Friday, March 19, 2010
I used to love this particular story as a girl, hoping that being lucky in love ran in families. I've heard it several times, and it seems like every time Grandma would tell me this story she would pull out a "pearl" necklace from her hope chest. But just in case my memory is failing me, I called Aunt Bonnie today to tell it to me again. The song, "Some Enchanted Evening" from South Pacific always comes to mind.
(me-->Dad-->Grandma LaVonne-->Bess Kale Van De Riet-->Lavina Row Kale).
For starters, I think Grandma LaVonne was named after Lavina, but I don't think Lavina capitalized the "V". Grandma LaVonne did know her grandmother because Grandma Kale/Stephens came to stay near (with?) them after her hubby died in 1945.
In 1879,When Lavina was 16, her family lived in Indiana. She was a pretty girl and became engaged to a wonderful man named John Stephens, three years her senior. Alas, the plans of teenagers are often thwarted. Lavina's parents decided to move three whole states away to Kansas, and the engagement was broken.
Kansas turned out to be not such a dreadful place after all. Now, here is where my imagination seems to take over the story, but I think Grandma told that Lavina was at a dance or a social function of some sort, and "across the crowded room" (just like in the song!!!) she saw this handsome man, who had "snappin' black eyes". I know that part is accurate and that my Grandma was quoting her Grandma. Aunt Bonnie said today, with a little emphatic sniff, "And you can just see from his picture, he did have snappin' black eyes!" He was a schoolteacher, nine years older than Lavina, named Warren Kale, born in Pennsylvania and raised in Ohio. And Lavina promptly forgot her heartache. (You can see from the pictures, that Lavina had beautiful, dreamy eyes herself, but I'm guessing they were light colored.)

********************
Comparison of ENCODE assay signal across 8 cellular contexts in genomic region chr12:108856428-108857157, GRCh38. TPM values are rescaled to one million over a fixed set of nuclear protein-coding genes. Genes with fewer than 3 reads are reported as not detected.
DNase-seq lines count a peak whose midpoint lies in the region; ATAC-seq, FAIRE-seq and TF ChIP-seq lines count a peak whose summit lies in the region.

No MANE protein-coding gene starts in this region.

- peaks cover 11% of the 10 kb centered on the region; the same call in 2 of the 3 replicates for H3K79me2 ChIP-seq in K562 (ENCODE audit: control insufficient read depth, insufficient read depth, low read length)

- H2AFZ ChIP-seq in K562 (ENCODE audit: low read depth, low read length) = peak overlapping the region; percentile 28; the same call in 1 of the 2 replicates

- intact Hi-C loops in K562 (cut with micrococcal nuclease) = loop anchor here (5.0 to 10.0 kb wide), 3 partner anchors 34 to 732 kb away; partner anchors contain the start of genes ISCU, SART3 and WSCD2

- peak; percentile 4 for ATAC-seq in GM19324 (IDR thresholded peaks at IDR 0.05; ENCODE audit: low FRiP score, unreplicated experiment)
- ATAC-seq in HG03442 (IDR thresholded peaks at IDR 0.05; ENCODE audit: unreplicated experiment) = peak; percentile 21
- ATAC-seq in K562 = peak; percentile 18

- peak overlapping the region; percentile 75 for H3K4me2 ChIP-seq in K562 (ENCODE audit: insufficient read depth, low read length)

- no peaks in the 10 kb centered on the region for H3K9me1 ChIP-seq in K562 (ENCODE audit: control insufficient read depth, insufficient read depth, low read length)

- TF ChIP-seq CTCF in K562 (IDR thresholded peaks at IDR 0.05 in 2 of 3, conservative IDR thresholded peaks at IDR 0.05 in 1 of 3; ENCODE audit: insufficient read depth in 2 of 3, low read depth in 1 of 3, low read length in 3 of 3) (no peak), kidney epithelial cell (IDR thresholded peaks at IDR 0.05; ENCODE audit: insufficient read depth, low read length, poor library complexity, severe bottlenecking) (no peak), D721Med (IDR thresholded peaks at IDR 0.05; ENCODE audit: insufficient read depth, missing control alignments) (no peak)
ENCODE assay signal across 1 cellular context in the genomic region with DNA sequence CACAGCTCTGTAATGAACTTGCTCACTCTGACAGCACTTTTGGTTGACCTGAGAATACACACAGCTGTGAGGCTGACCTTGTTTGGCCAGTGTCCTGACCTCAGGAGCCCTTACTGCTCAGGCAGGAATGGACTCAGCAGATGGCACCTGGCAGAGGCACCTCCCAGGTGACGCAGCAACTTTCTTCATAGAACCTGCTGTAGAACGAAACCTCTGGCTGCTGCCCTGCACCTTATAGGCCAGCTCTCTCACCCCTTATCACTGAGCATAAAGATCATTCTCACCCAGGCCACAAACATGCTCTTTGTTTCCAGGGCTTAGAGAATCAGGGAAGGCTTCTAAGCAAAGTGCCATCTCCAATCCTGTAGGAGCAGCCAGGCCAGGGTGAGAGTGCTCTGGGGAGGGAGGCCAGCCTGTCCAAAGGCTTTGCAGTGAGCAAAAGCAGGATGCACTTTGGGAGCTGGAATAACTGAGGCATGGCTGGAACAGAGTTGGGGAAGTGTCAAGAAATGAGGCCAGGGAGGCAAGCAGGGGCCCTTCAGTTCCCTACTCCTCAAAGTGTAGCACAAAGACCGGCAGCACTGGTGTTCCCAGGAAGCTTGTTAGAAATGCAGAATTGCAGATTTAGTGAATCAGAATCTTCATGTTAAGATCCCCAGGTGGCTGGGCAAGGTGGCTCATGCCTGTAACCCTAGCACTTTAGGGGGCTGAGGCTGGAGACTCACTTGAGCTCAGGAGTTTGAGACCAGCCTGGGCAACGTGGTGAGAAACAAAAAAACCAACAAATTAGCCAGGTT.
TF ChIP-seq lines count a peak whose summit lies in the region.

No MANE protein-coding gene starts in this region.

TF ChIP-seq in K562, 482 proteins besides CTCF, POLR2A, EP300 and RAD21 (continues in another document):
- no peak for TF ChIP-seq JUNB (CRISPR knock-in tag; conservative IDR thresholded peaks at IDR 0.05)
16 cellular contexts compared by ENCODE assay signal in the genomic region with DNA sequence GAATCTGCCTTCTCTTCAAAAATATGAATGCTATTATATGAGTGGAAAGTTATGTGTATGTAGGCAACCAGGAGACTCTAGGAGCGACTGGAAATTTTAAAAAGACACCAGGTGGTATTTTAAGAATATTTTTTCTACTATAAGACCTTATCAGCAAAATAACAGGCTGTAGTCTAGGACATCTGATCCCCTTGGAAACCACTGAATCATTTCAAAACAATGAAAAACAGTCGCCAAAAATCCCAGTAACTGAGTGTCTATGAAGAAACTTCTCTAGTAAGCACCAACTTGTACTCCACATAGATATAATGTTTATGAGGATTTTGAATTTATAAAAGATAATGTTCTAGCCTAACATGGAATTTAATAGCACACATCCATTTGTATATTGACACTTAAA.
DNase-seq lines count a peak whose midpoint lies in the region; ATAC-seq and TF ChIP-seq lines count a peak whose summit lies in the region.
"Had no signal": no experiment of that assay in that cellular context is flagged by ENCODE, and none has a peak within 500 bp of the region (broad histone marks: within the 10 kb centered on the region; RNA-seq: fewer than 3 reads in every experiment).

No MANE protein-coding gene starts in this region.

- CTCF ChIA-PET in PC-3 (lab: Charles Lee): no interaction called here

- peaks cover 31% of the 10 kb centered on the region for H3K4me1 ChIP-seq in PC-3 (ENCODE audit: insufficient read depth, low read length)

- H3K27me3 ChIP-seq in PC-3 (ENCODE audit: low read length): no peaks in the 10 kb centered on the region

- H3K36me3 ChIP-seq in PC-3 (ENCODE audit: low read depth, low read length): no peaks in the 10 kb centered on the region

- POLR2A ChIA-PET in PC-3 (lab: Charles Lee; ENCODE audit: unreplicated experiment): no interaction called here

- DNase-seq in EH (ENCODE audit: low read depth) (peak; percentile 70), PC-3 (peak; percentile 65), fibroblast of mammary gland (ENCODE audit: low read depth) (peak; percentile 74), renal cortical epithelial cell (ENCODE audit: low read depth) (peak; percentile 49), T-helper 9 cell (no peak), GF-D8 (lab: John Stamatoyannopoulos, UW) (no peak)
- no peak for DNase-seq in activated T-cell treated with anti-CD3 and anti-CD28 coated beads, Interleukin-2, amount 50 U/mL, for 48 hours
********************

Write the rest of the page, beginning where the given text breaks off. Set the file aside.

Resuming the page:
Warren and Lavina were married on New Year's Day, 1883, when Lavina was almost twenty. The couple moved around Kansas a little and had three children, then after nine years an additional two, twins Jessie and Bessie. When the twins were about five years old, the family moved by train to Everson, Washington, in the extreme northwest part of the state, where Warren had accepted a teaching position. His brother C. Stewart Kale ran the Kale Cannery there, so they moved to be by family.
Around 1910, Lavina began a very difficult part of her life. Her daughter Jessie was suffering from some strange disease (the family now thinks it was probably leukemia) and doctors admonished the family to move to Montana for her health. It didn't help. Jessie died in 1913, and then Warren died only three years later. Lavina was a widow at 53.
Lavina still had Row cousins that were living in Indiana, and they had stayed in contact all those years. Someone blabbed, and John Stephens, now a widower, heard that Lavina was available. Now from a letter from Row relative Pearl Steiner. (Grandma had a copy...).
"My mother kept in touch with Lavina all these years. John Stephens ask[ed] my mother for her address and he wrote to Lavina and they decided to marry at this late day. Lavina went to her sister Cassie Devoes' home in Kansas and they were married there and came back to John's home south of Bowling Green Indiana."
It seems like Grandma would say that her "Grandpa" Stephens was oh so kind to her Grandma, and I think that he gave her a necklace that she would show me. Anyone else know for sure? When John died in 1945, Lavina moved back to Montana to live with Bess.
None of my kids have "snappin' black eyes", but my Grandma LaVonne sure did. I wonder where she got them?